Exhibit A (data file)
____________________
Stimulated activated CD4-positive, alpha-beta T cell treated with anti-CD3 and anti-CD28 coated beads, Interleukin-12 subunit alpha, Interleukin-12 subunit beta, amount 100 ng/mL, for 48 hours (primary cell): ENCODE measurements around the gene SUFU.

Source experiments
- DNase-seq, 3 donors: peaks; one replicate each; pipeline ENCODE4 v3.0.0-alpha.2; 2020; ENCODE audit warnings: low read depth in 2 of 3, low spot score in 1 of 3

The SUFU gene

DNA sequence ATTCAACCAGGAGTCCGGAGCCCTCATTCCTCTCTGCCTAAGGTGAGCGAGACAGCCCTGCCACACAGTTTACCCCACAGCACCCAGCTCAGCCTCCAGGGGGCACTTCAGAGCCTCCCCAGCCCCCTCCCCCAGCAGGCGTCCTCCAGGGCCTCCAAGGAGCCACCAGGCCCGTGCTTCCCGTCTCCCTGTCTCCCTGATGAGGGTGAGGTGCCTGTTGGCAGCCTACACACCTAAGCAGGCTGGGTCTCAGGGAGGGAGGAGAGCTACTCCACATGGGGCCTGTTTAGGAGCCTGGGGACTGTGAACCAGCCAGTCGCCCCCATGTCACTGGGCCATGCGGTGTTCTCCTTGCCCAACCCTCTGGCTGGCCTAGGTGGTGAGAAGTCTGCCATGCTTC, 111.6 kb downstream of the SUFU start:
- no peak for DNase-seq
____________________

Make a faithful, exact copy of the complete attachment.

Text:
Stimulated activated CD4-positive, alpha-beta T cell treated with anti-CD3 and anti-CD28 coated beads, Interleukin-12 subunit alpha, Interleukin-12 subunit beta, amount 100 ng/mL, for 48 hours (primary cell): ENCODE measurements around the gene SUFU.

Source experiments
- DNase-seq, 3 donors: peaks; one replicate each; pipeline ENCODE4 v3.0.0-alpha.2; 2020; ENCODE audit warnings: low read depth in 2 of 3, low spot score in 1 of 3

The SUFU gene

DNA sequence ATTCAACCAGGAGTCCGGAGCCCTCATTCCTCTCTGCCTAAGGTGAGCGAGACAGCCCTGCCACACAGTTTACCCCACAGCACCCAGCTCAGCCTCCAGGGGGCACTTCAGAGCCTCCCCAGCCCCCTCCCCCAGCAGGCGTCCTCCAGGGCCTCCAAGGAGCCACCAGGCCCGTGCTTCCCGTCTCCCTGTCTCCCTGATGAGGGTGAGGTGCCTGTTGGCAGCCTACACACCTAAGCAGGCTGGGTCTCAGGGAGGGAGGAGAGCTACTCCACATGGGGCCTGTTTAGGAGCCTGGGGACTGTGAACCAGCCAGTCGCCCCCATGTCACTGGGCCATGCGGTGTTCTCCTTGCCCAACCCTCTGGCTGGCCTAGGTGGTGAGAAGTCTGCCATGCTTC, 111.6 kb downstream of the SUFU start:
- no peak for DNase-seq